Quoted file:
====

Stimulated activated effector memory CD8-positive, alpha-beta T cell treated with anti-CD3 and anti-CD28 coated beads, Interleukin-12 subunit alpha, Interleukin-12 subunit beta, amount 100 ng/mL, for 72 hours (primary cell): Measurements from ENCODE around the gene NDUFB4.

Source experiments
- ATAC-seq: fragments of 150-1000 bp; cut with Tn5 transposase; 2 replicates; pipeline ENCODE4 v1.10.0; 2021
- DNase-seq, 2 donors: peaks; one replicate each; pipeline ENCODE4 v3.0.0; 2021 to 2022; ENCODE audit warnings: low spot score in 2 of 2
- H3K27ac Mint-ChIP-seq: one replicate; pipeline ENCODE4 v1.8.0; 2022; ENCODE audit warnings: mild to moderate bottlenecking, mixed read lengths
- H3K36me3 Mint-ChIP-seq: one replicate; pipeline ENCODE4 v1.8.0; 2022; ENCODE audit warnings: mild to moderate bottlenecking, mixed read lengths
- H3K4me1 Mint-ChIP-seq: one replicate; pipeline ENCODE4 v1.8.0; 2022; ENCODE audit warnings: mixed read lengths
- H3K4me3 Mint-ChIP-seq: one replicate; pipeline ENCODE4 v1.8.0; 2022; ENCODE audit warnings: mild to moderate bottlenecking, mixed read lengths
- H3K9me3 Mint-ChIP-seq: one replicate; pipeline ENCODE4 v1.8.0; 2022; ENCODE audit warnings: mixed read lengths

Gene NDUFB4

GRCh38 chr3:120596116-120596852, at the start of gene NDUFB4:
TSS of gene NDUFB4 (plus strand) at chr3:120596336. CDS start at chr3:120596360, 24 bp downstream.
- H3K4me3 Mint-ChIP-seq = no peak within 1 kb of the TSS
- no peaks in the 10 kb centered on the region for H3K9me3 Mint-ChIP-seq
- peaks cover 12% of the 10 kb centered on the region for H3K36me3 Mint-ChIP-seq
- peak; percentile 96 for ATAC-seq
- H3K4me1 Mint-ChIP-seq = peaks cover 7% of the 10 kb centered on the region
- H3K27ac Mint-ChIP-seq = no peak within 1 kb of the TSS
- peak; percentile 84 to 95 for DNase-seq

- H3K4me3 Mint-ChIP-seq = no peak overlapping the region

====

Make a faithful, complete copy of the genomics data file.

Stimulated activated effector memory CD8-positive, alpha-beta T cell treated with anti-CD3 and anti-CD28 coated beads, Interleukin-12 subunit alpha, Interleukin-12 subunit beta, amount 100 ng/mL, for 72 hours (primary cell): Measurements from ENCODE around the gene NDUFB4.

Source experiments
- ATAC-seq: fragments of 150-1000 bp; cut with Tn5 transposase; 2 replicates; pipeline ENCODE4 v1.10.0; 2021
- DNase-seq, 2 donors: peaks; one replicate each; pipeline ENCODE4 v3.0.0; 2021 to 2022; ENCODE audit warnings: low spot score in 2 of 2
- H3K27ac Mint-ChIP-seq: one replicate; pipeline ENCODE4 v1.8.0; 2022; ENCODE audit warnings: mild to moderate bottlenecking, mixed read lengths
- H3K36me3 Mint-ChIP-seq: one replicate; pipeline ENCODE4 v1.8.0; 2022; ENCODE audit warnings: mild to moderate bottlenecking, mixed read lengths
- H3K4me1 Mint-ChIP-seq: one replicate; pipeline ENCODE4 v1.8.0; 2022; ENCODE audit warnings: mixed read lengths
- H3K4me3 Mint-ChIP-seq: one replicate; pipeline ENCODE4 v1.8.0; 2022; ENCODE audit warnings: mild to moderate bottlenecking, mixed read lengths
- H3K9me3 Mint-ChIP-seq: one replicate; pipeline ENCODE4 v1.8.0; 2022; ENCODE audit warnings: mixed read lengths

Gene NDUFB4

GRCh38 chr3:120596116-120596852, at the start of gene NDUFB4:
TSS of gene NDUFB4 (plus strand) at chr3:120596336. CDS start at chr3:120596360, 24 bp downstream.
- H3K4me3 Mint-ChIP-seq = no peak within 1 kb of the TSS
- no peaks in the 10 kb centered on the region for H3K9me3 Mint-ChIP-seq
- peaks cover 12% of the 10 kb centered on the region for H3K36me3 Mint-ChIP-seq
- peak; percentile 96 for ATAC-seq
- H3K4me1 Mint-ChIP-seq = peaks cover 7% of the 10 kb centered on the region
- H3K27ac Mint-ChIP-seq = no peak within 1 kb of the TSS
- peak; percentile 84 to 95 for DNase-seq

- H3K4me3 Mint-ChIP-seq = no peak overlapping the region